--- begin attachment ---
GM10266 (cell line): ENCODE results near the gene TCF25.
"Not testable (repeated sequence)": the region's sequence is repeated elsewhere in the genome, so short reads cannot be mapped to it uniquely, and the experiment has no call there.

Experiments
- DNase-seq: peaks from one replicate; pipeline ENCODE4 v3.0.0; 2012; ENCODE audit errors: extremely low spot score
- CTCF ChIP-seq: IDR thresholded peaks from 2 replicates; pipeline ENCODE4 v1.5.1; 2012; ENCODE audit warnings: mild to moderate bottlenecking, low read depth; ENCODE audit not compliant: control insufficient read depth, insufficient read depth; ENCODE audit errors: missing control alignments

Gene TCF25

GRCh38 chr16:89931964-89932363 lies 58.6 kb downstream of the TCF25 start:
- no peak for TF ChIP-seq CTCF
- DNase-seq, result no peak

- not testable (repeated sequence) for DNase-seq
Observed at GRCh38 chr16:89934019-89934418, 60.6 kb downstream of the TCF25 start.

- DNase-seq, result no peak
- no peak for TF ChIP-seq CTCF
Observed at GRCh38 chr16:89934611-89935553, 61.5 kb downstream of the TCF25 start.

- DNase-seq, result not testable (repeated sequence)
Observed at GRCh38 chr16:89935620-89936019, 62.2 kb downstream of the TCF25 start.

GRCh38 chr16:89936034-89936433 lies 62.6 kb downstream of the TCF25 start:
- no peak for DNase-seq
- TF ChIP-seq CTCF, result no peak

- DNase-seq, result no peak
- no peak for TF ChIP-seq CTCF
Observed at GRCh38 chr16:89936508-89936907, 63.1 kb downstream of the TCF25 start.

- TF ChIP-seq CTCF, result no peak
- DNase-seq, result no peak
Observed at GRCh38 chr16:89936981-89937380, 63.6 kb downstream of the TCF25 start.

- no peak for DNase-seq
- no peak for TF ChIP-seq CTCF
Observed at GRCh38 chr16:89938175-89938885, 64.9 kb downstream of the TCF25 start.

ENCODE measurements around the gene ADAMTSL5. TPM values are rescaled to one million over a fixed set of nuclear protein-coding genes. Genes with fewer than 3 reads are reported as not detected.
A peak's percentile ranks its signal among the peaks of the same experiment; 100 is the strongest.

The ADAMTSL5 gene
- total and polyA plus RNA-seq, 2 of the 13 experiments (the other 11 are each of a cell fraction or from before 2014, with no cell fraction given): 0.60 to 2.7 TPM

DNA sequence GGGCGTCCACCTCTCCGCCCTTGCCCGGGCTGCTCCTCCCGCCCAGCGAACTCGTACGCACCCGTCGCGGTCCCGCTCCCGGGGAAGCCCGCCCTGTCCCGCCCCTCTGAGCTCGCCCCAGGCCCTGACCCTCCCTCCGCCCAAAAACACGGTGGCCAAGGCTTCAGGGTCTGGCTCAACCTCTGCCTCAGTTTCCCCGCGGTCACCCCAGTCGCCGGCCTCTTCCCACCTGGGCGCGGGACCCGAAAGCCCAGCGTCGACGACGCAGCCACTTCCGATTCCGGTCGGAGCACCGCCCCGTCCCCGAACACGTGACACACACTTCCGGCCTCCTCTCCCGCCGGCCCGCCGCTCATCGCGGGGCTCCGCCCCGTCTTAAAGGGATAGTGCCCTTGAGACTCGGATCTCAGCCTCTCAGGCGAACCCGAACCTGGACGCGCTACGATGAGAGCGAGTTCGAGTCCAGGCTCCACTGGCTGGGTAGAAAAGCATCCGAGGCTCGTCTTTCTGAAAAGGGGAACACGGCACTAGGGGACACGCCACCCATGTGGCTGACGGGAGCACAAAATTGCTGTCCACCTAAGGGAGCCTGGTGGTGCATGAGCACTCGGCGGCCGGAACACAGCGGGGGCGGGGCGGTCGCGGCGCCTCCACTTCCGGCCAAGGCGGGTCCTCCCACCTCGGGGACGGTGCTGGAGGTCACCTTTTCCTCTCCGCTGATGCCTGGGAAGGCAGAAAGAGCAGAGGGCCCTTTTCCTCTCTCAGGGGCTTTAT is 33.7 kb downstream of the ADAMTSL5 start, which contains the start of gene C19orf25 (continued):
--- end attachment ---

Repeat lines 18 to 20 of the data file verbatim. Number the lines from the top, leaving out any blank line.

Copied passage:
- no peak for DNase-seq
- TF ChIP-seq CTCF, result no peak

- DNase-seq, result no peak